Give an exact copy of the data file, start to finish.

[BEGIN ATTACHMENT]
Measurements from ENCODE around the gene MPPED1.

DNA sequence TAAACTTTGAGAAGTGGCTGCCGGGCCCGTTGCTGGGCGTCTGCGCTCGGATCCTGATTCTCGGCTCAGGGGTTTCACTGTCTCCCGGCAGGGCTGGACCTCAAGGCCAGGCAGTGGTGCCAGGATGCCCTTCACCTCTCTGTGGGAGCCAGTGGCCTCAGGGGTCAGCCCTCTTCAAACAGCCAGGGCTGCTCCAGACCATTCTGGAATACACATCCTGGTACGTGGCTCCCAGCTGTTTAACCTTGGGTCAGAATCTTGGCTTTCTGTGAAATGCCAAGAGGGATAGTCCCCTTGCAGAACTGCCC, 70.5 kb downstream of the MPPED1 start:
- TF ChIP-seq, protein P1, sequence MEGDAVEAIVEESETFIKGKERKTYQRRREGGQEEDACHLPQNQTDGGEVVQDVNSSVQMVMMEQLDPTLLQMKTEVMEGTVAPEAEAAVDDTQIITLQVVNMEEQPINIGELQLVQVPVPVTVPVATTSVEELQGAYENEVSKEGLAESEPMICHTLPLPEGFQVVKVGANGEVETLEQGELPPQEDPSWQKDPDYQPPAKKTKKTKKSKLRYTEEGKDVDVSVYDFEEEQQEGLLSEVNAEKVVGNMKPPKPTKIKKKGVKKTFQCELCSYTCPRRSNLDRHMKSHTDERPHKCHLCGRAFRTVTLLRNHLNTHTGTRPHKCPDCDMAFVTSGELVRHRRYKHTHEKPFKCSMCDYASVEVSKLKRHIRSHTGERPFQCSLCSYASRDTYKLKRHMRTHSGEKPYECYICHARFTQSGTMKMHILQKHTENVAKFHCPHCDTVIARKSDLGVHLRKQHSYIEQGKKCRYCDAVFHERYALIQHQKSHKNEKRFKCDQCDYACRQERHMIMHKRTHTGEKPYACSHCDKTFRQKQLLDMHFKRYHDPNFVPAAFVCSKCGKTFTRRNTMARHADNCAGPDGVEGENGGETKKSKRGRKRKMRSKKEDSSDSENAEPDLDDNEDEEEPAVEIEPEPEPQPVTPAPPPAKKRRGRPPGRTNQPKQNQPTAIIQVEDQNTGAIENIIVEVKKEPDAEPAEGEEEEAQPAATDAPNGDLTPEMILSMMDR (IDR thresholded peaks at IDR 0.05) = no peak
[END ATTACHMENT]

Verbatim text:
Measurements from ENCODE around the gene MPPED1.

DNA sequence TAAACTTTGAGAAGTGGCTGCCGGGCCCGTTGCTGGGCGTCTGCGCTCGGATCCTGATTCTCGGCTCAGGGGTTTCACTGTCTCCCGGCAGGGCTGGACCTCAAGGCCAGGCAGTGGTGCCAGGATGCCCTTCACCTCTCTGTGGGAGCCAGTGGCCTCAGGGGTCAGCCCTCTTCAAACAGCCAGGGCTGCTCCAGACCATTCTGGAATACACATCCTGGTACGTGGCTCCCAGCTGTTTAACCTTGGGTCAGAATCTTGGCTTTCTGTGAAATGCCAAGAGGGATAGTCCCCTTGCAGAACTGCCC, 70.5 kb downstream of the MPPED1 start:
- TF ChIP-seq, protein P1, sequence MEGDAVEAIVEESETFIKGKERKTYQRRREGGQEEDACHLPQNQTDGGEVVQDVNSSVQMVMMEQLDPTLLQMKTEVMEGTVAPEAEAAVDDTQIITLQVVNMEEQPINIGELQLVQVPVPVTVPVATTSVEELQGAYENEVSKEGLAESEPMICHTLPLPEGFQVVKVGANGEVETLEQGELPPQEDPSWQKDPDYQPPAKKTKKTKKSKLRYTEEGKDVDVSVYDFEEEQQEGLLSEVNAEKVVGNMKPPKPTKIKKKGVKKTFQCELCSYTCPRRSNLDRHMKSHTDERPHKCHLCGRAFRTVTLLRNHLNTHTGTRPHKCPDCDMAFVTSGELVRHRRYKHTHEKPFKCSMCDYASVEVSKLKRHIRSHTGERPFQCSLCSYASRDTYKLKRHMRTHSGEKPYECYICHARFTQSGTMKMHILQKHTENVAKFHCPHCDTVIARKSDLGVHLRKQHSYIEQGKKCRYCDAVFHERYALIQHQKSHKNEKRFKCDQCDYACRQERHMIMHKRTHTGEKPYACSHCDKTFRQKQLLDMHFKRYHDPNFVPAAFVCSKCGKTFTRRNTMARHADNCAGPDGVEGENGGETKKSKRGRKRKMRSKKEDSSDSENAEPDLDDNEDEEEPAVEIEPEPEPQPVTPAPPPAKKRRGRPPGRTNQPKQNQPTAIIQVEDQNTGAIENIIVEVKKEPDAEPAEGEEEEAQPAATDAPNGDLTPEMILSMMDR (IDR thresholded peaks at IDR 0.05) = no peak